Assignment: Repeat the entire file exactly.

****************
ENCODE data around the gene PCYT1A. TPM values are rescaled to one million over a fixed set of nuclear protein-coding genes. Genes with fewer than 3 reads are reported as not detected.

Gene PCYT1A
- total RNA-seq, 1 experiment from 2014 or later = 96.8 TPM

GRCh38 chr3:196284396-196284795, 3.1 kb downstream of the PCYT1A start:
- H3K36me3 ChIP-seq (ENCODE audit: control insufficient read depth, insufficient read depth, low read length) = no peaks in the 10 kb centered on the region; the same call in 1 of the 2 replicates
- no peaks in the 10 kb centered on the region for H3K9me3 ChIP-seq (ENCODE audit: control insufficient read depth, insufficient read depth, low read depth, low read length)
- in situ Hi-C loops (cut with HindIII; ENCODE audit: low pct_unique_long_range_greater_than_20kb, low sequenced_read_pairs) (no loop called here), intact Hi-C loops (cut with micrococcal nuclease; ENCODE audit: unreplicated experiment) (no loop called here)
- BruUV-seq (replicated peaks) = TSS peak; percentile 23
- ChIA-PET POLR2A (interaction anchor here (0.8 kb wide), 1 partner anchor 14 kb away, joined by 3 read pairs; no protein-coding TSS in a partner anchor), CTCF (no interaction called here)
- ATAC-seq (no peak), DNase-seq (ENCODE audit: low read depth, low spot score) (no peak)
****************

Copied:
ENCODE data around the gene PCYT1A. TPM values are rescaled to one million over a fixed set of nuclear protein-coding genes. Genes with fewer than 3 reads are reported as not detected.

Gene PCYT1A
- total RNA-seq, 1 experiment from 2014 or later = 96.8 TPM

GRCh38 chr3:196284396-196284795, 3.1 kb downstream of the PCYT1A start:
- H3K36me3 ChIP-seq (ENCODE audit: control insufficient read depth, insufficient read depth, low read length) = no peaks in the 10 kb centered on the region; the same call in 1 of the 2 replicates
- no peaks in the 10 kb centered on the region for H3K9me3 ChIP-seq (ENCODE audit: control insufficient read depth, insufficient read depth, low read depth, low read length)
- in situ Hi-C loops (cut with HindIII; ENCODE audit: low pct_unique_long_range_greater_than_20kb, low sequenced_read_pairs) (no loop called here), intact Hi-C loops (cut with micrococcal nuclease; ENCODE audit: unreplicated experiment) (no loop called here)
- BruUV-seq (replicated peaks) = TSS peak; percentile 23
- ChIA-PET POLR2A (interaction anchor here (0.8 kb wide), 1 partner anchor 14 kb away, joined by 3 read pairs; no protein-coding TSS in a partner anchor), CTCF (no interaction called here)
- ATAC-seq (no peak), DNase-seq (ENCODE audit: low read depth, low spot score) (no peak)